Establishing clear roles and responsibilities in your meeting helps to manage the meeting effectively. When roles are established, the participants have a clear understanding of what is taking place because the person in a specific role has a job to fulfill. Assigning roles also alleviates the task you have to manage. This way you can focus on the role you are to manage within the meeting time. Remember that you do not have to do it all. Get others involved.
In this module, you will learn the role of the Chairperson, Minute Taker, and the Attendees. Finally, you will learn how to vary the roles for large and small meetings. Let us begin first by identifying the role of the Chairperson.
The meeting chairperson is responsible for directing the proceedings of the meeting. They are time managers, referees, and enforcer of the rules when they are broken. The chairperson does not necessarily have to be you all the time, but when you do defer the chairperson’s duty to someone other than you, make sure you are confident the chairperson you choose can handle the role. The chairperson must be able to lead the meeting and be firm throughout the meeting.
Here are additional responsibilities of the chairperson:
- Be aware of the rules of the meeting if present
- Keep to the aim or objective of the meeting
- Remain fair with all participants
- Start the meeting
- Transition from agenda topic to the next
- Introduce the next presenter
- Handle disruptions
Some of the qualities a chairperson should possess are as follows:
- They should have some level of authority
- Demonstrate flexibility
- Remain impartial
- Display maturity
The role of the chairperson is essential if the meeting is to have some form of control. If you are the chairperson, make sure you do not take on additional roles. You want to remain focus on the tasks associated with the role of the chairperson. If you select another person to be the chairperson, it is a good practice to meet with him or her in advance of the meeting to coordinate the agenda and set expectations. You want to avoid miscommunication during the meeting, which could hurt the credibility of both your chairperson and yourself.
The Minute Taker
Taking minutes requires some basic skills. For instance, a good minute taker will possess great listening skills, and attention to detail. Furthermore, they should have excellent writing skills and communication skills. The person you select must be able to maintain focus and not be carried away with the meeting, missing crucial meeting information. It is best to select someone who is not directly involved in the meeting, allowing them not to participate. Here is a list of tasks the minute taker should handle:
- Before the meeting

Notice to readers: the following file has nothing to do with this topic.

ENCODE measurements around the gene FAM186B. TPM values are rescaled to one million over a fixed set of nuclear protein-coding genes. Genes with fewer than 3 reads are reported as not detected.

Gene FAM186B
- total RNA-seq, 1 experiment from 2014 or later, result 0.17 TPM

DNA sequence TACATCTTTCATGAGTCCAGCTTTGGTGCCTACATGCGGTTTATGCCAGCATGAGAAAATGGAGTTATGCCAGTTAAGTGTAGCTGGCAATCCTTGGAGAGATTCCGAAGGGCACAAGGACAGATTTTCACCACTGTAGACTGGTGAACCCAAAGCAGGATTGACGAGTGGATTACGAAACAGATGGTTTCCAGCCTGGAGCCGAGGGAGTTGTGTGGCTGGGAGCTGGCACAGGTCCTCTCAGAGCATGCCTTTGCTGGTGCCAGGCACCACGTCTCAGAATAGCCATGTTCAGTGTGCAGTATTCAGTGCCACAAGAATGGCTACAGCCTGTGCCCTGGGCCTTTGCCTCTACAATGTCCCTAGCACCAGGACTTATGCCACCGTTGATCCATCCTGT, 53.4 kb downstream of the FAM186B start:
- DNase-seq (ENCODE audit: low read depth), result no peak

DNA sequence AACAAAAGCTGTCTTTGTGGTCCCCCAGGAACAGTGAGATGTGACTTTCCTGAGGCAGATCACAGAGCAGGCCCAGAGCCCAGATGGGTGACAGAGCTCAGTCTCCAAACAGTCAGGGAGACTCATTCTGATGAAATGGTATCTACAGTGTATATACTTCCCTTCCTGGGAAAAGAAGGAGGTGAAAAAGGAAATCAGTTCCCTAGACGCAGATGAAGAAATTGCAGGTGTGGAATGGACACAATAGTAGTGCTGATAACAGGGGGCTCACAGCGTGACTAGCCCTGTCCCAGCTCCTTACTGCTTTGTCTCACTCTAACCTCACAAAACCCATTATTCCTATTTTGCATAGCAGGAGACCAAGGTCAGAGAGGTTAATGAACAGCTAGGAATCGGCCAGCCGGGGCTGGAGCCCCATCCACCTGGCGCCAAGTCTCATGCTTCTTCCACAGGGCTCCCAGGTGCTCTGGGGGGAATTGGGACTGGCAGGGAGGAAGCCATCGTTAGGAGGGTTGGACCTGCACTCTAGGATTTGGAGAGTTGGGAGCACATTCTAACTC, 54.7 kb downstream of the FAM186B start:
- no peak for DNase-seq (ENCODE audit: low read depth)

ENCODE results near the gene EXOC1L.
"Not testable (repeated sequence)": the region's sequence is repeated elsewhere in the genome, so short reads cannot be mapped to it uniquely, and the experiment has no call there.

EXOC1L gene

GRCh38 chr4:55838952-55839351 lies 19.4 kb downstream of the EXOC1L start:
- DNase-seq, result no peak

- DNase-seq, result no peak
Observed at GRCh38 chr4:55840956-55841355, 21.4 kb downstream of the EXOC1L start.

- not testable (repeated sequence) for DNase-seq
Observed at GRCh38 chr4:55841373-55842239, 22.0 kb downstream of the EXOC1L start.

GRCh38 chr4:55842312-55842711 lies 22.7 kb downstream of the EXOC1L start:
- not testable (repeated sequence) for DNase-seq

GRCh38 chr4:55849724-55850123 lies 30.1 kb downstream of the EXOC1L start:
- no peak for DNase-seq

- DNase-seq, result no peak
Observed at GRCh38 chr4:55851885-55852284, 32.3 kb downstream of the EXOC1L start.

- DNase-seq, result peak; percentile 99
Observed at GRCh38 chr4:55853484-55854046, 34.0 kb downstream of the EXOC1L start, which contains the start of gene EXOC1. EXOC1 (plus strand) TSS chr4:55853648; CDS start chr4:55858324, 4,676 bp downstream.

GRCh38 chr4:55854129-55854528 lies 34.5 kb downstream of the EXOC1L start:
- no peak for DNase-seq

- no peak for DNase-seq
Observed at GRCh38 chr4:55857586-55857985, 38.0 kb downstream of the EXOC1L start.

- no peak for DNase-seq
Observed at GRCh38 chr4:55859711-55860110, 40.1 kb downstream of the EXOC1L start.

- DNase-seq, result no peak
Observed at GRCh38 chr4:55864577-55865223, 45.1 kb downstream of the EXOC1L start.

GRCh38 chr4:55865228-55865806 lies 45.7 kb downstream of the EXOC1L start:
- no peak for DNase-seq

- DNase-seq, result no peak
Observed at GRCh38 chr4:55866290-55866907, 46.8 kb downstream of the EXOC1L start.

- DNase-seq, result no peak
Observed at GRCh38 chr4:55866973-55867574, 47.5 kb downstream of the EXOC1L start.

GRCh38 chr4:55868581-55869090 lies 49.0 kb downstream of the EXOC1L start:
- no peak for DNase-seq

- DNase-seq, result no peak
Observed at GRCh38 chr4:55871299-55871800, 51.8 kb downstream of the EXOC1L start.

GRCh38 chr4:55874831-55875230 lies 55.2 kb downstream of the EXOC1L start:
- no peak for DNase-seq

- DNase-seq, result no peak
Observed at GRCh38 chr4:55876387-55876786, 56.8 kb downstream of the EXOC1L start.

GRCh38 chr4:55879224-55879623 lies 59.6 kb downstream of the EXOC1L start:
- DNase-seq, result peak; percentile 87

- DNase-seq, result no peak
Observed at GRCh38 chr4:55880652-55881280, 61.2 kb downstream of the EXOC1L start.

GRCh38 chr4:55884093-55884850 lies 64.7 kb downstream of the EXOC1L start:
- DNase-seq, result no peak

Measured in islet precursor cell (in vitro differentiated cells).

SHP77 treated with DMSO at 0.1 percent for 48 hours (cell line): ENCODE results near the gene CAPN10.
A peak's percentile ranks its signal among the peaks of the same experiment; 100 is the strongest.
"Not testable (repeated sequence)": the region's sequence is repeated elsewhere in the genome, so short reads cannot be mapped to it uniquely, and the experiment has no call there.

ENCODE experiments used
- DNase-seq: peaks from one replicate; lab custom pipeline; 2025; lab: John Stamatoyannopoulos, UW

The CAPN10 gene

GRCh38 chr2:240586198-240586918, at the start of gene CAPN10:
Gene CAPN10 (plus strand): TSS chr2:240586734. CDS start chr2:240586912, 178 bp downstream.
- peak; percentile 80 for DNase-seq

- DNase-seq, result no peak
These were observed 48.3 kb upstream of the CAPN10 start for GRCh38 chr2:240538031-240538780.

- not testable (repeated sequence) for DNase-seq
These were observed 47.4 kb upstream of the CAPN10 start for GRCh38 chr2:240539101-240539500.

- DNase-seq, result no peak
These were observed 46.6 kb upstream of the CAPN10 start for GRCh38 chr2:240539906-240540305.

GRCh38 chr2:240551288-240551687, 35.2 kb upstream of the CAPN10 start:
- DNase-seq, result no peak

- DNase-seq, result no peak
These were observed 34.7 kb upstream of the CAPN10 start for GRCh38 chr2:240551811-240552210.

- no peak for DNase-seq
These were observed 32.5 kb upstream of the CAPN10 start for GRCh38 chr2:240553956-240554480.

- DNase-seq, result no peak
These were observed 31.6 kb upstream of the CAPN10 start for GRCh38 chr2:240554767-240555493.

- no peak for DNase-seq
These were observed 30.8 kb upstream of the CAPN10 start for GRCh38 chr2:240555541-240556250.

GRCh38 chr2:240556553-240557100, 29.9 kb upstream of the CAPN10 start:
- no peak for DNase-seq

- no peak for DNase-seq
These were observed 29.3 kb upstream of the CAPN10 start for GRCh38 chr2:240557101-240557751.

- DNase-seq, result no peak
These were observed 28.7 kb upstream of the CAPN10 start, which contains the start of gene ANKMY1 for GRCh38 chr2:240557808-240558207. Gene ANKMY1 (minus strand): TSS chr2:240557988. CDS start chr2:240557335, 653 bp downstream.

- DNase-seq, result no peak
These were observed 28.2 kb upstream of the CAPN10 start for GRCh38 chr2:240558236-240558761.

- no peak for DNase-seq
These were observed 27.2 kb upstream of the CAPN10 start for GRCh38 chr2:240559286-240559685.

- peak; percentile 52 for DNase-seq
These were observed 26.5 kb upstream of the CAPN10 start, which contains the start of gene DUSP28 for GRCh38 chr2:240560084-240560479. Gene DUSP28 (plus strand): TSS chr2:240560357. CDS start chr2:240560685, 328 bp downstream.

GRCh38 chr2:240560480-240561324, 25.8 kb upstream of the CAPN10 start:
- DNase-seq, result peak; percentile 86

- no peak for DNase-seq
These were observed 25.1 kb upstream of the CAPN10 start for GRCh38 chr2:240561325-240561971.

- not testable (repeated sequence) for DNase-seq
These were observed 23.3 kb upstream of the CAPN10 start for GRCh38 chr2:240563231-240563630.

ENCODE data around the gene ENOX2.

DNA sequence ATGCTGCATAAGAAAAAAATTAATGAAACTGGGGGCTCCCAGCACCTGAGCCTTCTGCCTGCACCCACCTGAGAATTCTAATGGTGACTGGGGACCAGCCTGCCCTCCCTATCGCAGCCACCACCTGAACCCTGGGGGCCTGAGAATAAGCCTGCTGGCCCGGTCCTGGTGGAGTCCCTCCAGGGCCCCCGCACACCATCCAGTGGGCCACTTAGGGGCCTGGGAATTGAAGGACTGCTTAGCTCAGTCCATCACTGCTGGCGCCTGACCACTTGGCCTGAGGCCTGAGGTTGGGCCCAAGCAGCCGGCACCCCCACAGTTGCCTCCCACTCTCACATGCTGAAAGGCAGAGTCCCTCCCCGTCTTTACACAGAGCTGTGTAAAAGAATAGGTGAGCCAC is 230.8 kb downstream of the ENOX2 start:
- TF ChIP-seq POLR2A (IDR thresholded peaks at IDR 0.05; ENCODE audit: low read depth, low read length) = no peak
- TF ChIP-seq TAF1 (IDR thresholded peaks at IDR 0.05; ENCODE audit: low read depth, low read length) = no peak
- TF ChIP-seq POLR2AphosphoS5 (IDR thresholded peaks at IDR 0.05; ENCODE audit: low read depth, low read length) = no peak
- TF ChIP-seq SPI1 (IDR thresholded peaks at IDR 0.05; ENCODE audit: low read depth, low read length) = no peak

- Determine what tool to use for recording the minutes (ex. Laptop, paper, recording)
- Become familiar with the names of the attendees and who they are
- Obtain the agenda and become familiar with the topics
- During the meeting
- Take attendance
- Note the time the meeting begins
- Write the main ideas presented in the meeting and the contributor of that information
- Write down decisions made and who supported and opposed the decision
- Note follow up items
- Note items to be discussed in the next meeting
- Note the end time of the meeting
- After the meeting
- Type up the minutes immediately after the meeting (if manual notes or recordings were taken)
- Proofread the minutes and correct any errors in grammar and spelling
- Save or send the document to the meeting owner
Using a template helps to keep the minute taking consistent. Remember to meet with the person you choose to be your minute taker before the meeting to go over the template.
The attendees are not excluded from assuming a role or having a responsibility in the meeting setting. Of course, you cannot force the responsibility on to your attendees, but you can attempt to influence them. The attendees are the biggest success factor of your meeting. If they feel that they accomplished something in the meeting, they will applaud you. However, if they walk away feeling they wasted their time, this could affect your credibility. The following are responsibilities your attendees could assume:
- Be prepared to contribute to the meeting
- Be prepared to arrive early and avoid being late
- Be prepared for the meeting by jotting down ideas and questions ahead of meeting
- Be prepared by reading the agenda before the meeting
- Be prepared for a long meeting by getting enough rest the night before
- Ask questions
- Take notes
- Share ideas
- Avoid carrying side conversations
- Remove distractions like cell phones and PDA’s
- Keep to the allotted time if on the agenda
Setting up expectations is the best way to communicate the role of the attendees. This is accomplished in either the meeting invitation, or separate email to the attendees. In any case, it is worth the time. Remember that all participants play a vital role in the meeting. Your job is to remind them of their role and the responsibility that comes with that role.